Chicken DrumSticks

Chicken Drumsticks are located at the lower joint of the leg of a chicken.


In a medium bowl whisk together the olive oil, lemon juice, garlic powder, onion powder, salt, soy or Worcestershire sauce, brown sugar, pepper, and paprika. Add the chicken drumsticks to a large zip-top bag and pour the marinade over the chicken.



Chicken Breast

The largest piece – and the most tender and whitest part of the chicken.


The strength of chicken is that it is mild and – literally – absorbs all the tastes in the world. Vary chicken breast by fetching inspiration and spices from one or more of the world’s different kitchens.

Add fat to the tasty but lean fillet meat, by wrapping in air-dried ham, for example. Or cut open and fill with a tasty – preferably fatty and juicy – filling.

The meat on the breast is more sensitive to high temperatures than the meat on the legs.

Don't try to grill/fry chicken breast all the way to completion, because then the temperature will climb so high that everything except the absolute core will turn dry. A better idea is to brown it on high heat and then to let it cock in an oven at a more modest temperature. This gives the breast time to cook through without turning the outer layers into a dry, rubbery mass.

For food safety reasons the recommended temperature for chicken is 71°, but breast of chicken is cooked and ready to eat already at 65° (the legs can take 70°). Don't wing it, use a thermometer.

It is less tricky to cook the breast separately from other parts of the chicken – and preferably with some sort of added fat.


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Chicken thigh fillet 

The upper thigh muscle without the bone. A juicy, dark meat that suits most purposes.


This is the most tender and tasty meat on the entire chicken. It is also more forgiving than the fillet. For example, it works better as portioned meat for the wok. The shape is also perfect for wrapping a filling.

The meat from the thigh can take 70°C, while the lean, white meat on the breast starts turning dry at 65°C.

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Bresse Chicken

In France considered as the most delicious of all chickens. It lives a relatively long and free life and has time to develop an extraordinary character and taste. Some people would say it resembles game.


This is a big animal with powerful muscles. The challenge lies in not cooking the meat too far, which will make it turn dry and tough (even when you get it just right, the meat is tougher than on your every day chicken).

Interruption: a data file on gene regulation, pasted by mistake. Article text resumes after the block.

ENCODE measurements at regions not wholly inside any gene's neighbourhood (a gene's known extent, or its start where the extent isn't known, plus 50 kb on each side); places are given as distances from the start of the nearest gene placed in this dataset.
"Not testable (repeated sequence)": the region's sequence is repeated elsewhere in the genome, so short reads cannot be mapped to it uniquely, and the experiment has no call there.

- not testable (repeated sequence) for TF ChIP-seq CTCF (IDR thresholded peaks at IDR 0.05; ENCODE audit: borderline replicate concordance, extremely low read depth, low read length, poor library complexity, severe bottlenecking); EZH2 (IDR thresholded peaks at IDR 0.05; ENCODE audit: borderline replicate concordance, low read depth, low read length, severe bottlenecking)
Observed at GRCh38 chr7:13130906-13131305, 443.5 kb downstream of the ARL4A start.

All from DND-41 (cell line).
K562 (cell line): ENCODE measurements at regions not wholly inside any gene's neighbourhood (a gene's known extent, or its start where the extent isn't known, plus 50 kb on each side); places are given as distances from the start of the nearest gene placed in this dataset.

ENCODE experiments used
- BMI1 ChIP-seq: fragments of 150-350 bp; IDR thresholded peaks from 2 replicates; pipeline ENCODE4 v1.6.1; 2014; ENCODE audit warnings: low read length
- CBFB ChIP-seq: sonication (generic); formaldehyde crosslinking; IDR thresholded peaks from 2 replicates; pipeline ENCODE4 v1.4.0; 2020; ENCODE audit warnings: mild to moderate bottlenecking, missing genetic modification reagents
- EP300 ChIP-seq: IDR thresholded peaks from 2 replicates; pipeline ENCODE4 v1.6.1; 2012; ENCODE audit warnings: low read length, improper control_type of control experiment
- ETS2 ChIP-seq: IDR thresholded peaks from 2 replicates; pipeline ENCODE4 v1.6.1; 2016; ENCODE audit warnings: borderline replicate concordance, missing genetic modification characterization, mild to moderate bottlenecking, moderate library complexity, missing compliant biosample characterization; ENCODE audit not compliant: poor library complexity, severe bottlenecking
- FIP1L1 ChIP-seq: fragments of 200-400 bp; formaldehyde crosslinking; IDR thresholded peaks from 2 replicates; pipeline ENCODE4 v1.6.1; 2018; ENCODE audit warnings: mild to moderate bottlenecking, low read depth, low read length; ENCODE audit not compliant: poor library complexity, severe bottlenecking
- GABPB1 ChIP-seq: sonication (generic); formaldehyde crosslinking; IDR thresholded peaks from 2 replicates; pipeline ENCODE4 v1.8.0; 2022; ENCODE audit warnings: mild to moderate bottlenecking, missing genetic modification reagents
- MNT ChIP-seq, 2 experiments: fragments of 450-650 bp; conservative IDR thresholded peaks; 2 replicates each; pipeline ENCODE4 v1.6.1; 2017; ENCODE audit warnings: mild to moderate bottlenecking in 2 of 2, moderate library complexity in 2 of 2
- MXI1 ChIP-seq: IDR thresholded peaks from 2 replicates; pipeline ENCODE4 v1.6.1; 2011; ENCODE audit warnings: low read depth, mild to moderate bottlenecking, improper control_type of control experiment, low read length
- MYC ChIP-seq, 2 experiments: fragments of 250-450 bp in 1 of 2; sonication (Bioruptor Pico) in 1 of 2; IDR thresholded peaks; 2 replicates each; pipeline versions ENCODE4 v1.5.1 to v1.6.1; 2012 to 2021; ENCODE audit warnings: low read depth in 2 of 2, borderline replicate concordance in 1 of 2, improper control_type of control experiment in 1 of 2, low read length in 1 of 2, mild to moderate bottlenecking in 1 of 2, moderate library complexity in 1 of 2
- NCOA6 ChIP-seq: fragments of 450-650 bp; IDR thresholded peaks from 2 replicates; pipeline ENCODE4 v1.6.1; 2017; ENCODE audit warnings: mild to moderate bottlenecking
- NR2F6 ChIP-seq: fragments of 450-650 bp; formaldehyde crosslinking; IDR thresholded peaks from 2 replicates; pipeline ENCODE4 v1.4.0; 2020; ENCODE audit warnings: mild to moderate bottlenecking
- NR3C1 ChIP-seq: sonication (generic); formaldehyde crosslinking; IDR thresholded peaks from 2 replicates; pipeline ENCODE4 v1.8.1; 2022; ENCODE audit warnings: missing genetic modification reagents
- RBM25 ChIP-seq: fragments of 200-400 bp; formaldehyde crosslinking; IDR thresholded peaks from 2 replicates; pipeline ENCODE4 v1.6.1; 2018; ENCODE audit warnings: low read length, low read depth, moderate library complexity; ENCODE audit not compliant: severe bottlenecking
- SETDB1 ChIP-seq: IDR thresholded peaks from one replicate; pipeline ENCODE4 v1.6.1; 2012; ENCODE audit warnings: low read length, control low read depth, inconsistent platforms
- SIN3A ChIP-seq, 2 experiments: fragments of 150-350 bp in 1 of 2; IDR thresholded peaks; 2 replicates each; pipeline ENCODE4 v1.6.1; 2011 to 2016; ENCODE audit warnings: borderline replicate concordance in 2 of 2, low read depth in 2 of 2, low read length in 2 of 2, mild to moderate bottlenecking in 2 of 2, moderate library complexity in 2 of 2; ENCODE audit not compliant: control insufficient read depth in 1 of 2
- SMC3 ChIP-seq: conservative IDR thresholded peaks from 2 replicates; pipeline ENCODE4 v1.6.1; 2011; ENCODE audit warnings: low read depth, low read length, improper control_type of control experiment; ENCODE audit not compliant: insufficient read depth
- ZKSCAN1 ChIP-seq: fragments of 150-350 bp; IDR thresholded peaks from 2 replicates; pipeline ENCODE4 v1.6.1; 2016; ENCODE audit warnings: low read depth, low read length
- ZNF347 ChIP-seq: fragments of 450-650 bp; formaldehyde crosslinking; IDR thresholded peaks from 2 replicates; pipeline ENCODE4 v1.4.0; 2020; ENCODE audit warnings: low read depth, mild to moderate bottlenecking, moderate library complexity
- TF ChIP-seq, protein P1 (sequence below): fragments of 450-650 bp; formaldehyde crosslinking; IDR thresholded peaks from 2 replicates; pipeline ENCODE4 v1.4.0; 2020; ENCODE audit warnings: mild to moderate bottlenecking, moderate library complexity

This is an unbeatable raw material that should not be eclipsed by other ingredients and spices. After you have emptied a Bresse chicken, the inside should be rubbed with lemon to remove any taste left by the intestines.



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Chicken Liver

An undervalued part of the chicken that is delicious and easy to cook.


Chicken liver has a milder taste than liver from larger animals, but it thrives in the same sour and savory tastes as other offal. And, with marjoram, soya and sour crème fraiche.

The liver must be cooked through – but not too long or it will turn dry and "grainy".

Finely chopped chicken liver and celery can be used as flavoring in sauce Bolognese.



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Chicken Gizzard

The gizzard, also referred to as the ventriculus, gastric mill, and gigerium, is an organ found in the digestive tract of some animals, including archosaurs, earthworms, some gastropods, some fish, and some crustaceans.


After thoroughly washing the chicken gizzards, place the gizzards in a pot with onions celery, bay leaves, thyme and smashed garlic and then salt to taste.

Add enough water  to cover the gizzards by 1 inch. Bring the gizzards to a boil, reduce heat to low, cover, and simmer until tender, about 1 ½ – 2 hours  or more depending on preference. You may have to add more water, if needed, to keep the gizzards covered.

Drain gizzards in a colander, pick out or remove celery, bay leaves and onion.  Reserve the broth or freeze for later use. Then on a large bowl whisk together the flour, cornstarch, baking powder, salt, paprika, garlic powder, onion powder, cayenne pepper, herbs and white pepper.

When ready to fry, dredge the gizzards in the egg mixture, then on the flour mixture, shaking any excess flour. You may use a ziplock bag for this process. Set aside for about 15 minutes.

Heat oil in a deep fryer or cast iron skillet to 375 degrees F (190 degrees C). Temperature will drop once you add gizzards .

Chicken Neck